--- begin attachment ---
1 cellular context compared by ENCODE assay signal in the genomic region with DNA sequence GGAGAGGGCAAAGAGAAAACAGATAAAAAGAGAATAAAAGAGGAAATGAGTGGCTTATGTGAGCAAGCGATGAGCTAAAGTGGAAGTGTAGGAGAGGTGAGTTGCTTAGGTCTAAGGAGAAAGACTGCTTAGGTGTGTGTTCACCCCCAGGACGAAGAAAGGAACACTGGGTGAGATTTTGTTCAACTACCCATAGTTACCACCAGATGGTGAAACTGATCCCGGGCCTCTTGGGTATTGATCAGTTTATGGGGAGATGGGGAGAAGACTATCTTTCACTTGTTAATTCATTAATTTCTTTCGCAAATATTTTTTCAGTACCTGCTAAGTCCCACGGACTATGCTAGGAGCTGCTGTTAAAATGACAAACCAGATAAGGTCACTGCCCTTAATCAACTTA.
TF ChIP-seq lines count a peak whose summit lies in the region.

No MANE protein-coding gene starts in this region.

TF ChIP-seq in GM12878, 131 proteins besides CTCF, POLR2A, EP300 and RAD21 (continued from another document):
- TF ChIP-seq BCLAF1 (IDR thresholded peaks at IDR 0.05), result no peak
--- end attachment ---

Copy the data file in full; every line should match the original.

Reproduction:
1 cellular context compared by ENCODE assay signal in the genomic region with DNA sequence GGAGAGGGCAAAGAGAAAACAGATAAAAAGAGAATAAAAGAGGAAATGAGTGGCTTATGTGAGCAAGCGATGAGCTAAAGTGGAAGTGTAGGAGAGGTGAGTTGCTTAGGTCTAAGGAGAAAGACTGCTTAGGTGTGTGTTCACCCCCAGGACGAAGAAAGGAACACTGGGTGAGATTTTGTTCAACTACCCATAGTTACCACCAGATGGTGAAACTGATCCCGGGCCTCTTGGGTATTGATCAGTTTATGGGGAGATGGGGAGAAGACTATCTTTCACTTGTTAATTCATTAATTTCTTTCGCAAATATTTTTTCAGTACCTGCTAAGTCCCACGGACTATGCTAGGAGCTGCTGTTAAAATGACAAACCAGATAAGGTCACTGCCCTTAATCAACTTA.
TF ChIP-seq lines count a peak whose summit lies in the region.

No MANE protein-coding gene starts in this region.

TF ChIP-seq in GM12878, 131 proteins besides CTCF, POLR2A, EP300 and RAD21 (continued from another document):
- TF ChIP-seq BCLAF1 (IDR thresholded peaks at IDR 0.05), result no peak